Prime examples of Tiffany glass from one of the most significant private collections in the U.S. to go on view this fall
Thirty-two exquisite glass vases designed by Louis Comfort Tiffany, on loan from a private collection, will feature in an exhibition opening this fall at The Huntington Library, Art Collections, and Botanical Gardens. “Tiffany Favrile Glass: Masterworks from the Collection of Stanley and Dolores Sirott” will survey the full range of Tiffany’s Favrile glass vase production, from experimental pieces made in the 1890s to the widely-admired peacock vases produced in the early years of the 20th century. The exhibition opens Oct. 7, 2017, and continues through Feb. 26, 2018, in the Virginia Steele Scott Galleries of American Art.
The Sirott Collection is one of the most significant private collections of Tiffany Favrile glass in the United States, comprising almost 300 objects—a small but select sampling of which will be included in the exhibition.
While Tiffany is famous for many types of glass work, including stained glass windows, the Sirott Collection focuses exclusively on Tiffany’s Favrile vases. These lustrous vessels, known for their innovative forms and colors, are among the most exquisite examples of Art Nouveau-inspired decorative art created in this country.
Louis Comfort Tiffany (1848–1933) was among the leading figures in the late 19th-century American Arts and Crafts Movement. The scion of the great jewelry empire founded by his father, Charles Lewis Tiffany, he declined to enter the family business, opting instead to pursue a career as a painter and designer. Following early success in designing leaded glass windows, Tiffany built a glasshouse in Corona, Queens, New York. His studios ultimately became the best-known and most commercially successful glass producer in the United States.
Tiffany’s skill as an entrepreneur drove the firm’s success. But he also convened an immensely talented team of craftsmen and designers. Chief among them was the English glassmaker Arthur Nash, who ran the Tiffany foundry, and the experimental chemist Parker C. McIlhiney, who discovered the process for creating brilliant iridescent glass that distinguished Tiffany’s work from his contemporaries.
Tiffany coined the name “Favrile,” taking it from the Old English word fabrile, or hand-wrought. Tiffany’s glassmakers used a patented process that treated molten glass with metallic oxides, creating luminous hues within the glass. This ability to manipulate color in the structure of the glass itself, as opposed to applying it as surface decoration, was Tiffany’s greatest contribution to the art of glassmaking.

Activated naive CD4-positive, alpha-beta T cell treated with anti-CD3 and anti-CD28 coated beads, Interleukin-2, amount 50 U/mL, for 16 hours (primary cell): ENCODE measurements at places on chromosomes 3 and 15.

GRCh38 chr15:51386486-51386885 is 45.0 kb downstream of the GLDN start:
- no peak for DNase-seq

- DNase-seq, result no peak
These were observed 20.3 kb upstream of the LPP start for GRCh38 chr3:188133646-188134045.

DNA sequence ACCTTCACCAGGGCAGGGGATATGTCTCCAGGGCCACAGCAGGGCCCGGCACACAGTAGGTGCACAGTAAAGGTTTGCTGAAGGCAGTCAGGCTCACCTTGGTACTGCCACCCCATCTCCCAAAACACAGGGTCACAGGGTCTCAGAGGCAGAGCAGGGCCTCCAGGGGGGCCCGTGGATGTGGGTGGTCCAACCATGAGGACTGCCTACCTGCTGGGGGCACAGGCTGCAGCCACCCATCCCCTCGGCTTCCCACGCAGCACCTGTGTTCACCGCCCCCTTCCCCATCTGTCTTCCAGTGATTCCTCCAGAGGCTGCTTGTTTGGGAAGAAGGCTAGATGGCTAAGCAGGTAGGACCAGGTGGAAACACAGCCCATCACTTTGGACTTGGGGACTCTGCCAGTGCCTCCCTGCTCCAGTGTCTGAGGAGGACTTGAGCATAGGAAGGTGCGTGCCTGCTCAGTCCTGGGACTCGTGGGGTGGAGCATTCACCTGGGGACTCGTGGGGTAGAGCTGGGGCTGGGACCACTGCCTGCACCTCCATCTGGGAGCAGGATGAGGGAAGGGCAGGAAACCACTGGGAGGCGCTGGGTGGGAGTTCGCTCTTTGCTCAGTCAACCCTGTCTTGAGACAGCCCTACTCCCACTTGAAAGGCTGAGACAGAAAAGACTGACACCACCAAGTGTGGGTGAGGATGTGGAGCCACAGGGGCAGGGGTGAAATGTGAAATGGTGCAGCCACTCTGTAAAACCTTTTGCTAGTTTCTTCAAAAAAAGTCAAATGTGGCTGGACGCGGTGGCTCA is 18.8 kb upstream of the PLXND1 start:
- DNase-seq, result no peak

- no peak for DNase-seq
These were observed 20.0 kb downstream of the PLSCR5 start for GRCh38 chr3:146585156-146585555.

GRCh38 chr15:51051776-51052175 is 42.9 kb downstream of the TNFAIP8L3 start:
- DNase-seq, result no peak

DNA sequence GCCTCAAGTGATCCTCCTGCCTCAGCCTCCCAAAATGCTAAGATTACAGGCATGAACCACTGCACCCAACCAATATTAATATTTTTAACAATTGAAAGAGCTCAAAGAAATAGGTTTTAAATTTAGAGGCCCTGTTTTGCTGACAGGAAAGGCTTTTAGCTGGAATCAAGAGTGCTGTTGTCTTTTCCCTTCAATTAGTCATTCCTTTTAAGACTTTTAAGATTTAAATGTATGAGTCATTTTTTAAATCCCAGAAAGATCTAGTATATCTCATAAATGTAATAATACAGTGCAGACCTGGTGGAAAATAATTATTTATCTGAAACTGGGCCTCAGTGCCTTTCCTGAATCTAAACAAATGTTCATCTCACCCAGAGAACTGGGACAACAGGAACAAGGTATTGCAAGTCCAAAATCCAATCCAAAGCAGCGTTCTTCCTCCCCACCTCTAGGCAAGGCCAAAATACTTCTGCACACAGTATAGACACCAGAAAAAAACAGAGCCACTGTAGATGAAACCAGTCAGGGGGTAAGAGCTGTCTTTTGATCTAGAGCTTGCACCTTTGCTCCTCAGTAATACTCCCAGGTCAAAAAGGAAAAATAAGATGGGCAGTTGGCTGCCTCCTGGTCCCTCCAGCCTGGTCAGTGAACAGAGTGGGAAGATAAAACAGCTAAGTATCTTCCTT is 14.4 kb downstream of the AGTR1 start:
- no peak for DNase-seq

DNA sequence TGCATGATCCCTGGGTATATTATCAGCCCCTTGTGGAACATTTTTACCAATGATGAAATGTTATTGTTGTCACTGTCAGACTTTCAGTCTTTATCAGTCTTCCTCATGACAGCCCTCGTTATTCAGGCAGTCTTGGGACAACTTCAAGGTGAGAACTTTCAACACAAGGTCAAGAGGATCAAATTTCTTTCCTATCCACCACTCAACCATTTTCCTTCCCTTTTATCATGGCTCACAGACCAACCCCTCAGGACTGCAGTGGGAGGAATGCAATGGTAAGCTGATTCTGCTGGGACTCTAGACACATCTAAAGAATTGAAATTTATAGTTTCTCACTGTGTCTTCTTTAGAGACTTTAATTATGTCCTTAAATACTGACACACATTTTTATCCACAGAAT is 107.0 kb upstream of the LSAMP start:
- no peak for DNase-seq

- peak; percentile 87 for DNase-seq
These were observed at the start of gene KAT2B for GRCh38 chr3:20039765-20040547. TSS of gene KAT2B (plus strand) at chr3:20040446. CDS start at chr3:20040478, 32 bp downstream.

The exhibition will shed light on Tiffany’s sources of inspiration, from the natural world to ancient glass and beyond. It will also give viewers the opportunity to study examples of each important category of Tiffany vase production: Flowerform vases, inspired by the graceful and sinuous forms of the natural world; Byzantine vases, with intersecting zigzags of color suggestive of ancient design motifs (reflecting Tiffany’s own interest in collecting ancient glass); Cypriote vases, with rusticated, pocked surfaces streaked with iridescent hues, playing with the idea of antiquity and archaeology; Aquamarine vases, the rarest of Tiffany vessels, inspired by the underwater world of the Caribbean as seen through a glass-bottomed boat; Peacock vases, epitomizing the refinement and symbolism of the Art Nouveau movement; Agate vases, with surfaces designed to recreate polished beach pebbles; Lava vases, highly prized for the difficulty of the technique that ornaments each piece with flows of molten glass, bringing to mind nature’s geological forces; Cameo vases, etched with delicate relief carvings on the surface of the glass; and Miniatures, jewel-like small vessels in a variety of innovative designs.
“We're delighted to share these gems from the Sirotts’ important collection of Tiffany glass. This exhibition provides the unique opportunity to examine glass masterworks that are rarely seen by the public," said Chad Alligood, The Huntington’s Virginia Steele Scott Chief Curator of American Art. "With our first-rate collection of American decorative arts and our emphasis on art in the context of nature, The Huntington provides the ideal context for this exhibition.” The Huntington is fortunate to have several examples of Favrile glass in its permanent collection, including one of Tiffany’s earliest pieces and a monumental vase that was once owned by Louis Comfort Tiffany himself.
Support for this exhibition is provided by Jonathan and Karin Fielding, Susan W. and Carl W. Robertson, and funds from Steve Martin for exhibitions of American art. Additional funding is provided by Christine and Ken Bender and Tiffany & Co.